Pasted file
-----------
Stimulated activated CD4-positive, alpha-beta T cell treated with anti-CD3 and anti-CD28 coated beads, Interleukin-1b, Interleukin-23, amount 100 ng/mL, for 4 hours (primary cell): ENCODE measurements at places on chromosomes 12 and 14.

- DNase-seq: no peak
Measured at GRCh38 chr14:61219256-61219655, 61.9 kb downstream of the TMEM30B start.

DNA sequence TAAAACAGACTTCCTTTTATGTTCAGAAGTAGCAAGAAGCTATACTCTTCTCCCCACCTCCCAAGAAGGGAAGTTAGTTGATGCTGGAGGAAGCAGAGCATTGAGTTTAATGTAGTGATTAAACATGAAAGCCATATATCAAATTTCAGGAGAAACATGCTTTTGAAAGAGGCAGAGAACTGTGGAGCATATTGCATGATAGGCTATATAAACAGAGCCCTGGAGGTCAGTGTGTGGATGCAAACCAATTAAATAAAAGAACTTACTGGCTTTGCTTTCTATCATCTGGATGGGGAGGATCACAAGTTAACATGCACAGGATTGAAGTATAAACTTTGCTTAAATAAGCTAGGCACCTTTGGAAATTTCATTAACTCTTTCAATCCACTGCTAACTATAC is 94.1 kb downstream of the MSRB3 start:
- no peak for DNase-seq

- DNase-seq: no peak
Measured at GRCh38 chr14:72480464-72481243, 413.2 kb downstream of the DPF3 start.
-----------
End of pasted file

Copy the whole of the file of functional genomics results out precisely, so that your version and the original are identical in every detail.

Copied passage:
Stimulated activated CD4-positive, alpha-beta T cell treated with anti-CD3 and anti-CD28 coated beads, Interleukin-1b, Interleukin-23, amount 100 ng/mL, for 4 hours (primary cell): ENCODE measurements at places on chromosomes 12 and 14.

- DNase-seq: no peak
Measured at GRCh38 chr14:61219256-61219655, 61.9 kb downstream of the TMEM30B start.

DNA sequence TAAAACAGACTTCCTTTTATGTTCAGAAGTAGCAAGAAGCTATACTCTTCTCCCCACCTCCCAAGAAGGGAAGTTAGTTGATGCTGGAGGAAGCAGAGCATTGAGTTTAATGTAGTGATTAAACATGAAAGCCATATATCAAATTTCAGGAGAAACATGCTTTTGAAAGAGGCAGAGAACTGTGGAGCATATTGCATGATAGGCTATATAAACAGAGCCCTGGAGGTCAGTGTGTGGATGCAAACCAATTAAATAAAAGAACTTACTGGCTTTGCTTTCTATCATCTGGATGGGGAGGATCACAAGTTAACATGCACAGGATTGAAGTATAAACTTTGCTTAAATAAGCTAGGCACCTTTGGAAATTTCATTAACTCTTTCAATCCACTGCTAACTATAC is 94.1 kb downstream of the MSRB3 start:
- no peak for DNase-seq

- DNase-seq: no peak
Measured at GRCh38 chr14:72480464-72481243, 413.2 kb downstream of the DPF3 start.